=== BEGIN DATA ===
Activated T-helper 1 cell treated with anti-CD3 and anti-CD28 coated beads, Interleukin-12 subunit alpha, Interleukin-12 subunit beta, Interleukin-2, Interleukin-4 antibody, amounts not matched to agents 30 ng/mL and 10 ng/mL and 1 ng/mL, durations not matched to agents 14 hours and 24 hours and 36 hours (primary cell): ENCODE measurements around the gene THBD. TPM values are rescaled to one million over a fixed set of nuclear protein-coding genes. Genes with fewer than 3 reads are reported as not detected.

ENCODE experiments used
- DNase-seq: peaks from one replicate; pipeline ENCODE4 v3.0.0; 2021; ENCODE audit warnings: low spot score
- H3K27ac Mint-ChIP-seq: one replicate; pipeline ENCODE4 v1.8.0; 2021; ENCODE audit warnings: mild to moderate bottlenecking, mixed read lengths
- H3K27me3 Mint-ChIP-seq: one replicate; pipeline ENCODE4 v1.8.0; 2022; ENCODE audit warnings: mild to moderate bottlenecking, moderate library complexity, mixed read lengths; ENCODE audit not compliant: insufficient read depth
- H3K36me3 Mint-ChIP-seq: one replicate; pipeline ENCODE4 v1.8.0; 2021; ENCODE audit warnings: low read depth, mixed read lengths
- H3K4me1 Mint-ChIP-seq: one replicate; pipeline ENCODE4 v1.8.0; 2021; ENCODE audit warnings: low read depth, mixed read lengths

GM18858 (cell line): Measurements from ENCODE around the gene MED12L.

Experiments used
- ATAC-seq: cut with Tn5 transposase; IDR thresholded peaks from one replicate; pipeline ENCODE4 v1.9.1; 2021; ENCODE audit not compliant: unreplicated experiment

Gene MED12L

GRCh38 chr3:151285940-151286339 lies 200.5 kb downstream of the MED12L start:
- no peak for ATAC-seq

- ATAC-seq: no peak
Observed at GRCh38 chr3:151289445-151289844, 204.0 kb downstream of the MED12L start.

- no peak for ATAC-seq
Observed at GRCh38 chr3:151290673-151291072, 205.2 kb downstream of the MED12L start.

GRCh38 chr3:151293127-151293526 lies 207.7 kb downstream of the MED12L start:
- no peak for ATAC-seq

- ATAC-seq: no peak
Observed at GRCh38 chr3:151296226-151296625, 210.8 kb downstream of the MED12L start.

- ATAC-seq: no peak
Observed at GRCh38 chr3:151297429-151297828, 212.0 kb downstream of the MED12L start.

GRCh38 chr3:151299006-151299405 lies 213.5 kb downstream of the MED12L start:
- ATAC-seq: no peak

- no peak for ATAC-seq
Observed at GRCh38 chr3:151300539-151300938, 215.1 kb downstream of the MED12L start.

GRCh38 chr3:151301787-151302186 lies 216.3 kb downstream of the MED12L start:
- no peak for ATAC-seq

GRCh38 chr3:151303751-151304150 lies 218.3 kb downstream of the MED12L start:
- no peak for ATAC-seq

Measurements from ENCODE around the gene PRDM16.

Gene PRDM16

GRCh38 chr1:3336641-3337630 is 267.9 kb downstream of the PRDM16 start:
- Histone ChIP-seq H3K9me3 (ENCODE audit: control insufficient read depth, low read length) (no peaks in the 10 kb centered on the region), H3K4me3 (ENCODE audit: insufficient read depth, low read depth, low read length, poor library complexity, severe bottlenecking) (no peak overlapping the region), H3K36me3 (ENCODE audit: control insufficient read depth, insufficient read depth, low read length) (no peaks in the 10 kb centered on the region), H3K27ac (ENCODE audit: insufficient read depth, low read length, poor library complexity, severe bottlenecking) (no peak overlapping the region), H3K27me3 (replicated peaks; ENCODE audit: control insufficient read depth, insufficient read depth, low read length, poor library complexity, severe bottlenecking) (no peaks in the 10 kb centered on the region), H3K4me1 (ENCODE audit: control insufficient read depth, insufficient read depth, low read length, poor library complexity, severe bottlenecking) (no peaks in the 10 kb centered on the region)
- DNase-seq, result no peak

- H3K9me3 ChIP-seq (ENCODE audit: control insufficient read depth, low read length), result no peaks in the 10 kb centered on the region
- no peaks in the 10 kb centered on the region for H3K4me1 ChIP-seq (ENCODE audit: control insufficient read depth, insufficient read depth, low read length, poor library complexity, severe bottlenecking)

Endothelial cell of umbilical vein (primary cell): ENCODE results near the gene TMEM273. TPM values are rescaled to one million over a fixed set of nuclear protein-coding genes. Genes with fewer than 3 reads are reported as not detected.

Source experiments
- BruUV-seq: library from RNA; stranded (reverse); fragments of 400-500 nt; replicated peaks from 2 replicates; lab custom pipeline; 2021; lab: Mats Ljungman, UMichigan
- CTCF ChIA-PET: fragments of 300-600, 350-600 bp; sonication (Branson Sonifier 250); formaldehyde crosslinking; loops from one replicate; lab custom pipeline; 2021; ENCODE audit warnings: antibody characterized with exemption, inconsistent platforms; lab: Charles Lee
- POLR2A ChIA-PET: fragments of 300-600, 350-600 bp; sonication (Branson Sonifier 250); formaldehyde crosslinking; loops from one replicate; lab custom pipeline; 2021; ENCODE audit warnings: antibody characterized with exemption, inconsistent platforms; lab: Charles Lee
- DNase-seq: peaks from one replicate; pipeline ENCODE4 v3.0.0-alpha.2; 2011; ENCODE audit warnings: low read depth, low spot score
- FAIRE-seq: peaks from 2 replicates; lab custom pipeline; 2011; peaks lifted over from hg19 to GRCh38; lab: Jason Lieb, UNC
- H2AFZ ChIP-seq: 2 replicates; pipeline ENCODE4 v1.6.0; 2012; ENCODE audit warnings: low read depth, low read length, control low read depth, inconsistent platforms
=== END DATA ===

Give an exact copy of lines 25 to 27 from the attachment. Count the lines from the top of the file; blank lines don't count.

- ATAC-seq: no peak

- no peak for ATAC-seq
Observed at GRCh38 chr3:151300539-151300938, 215.1 kb downstream of the MED12L start.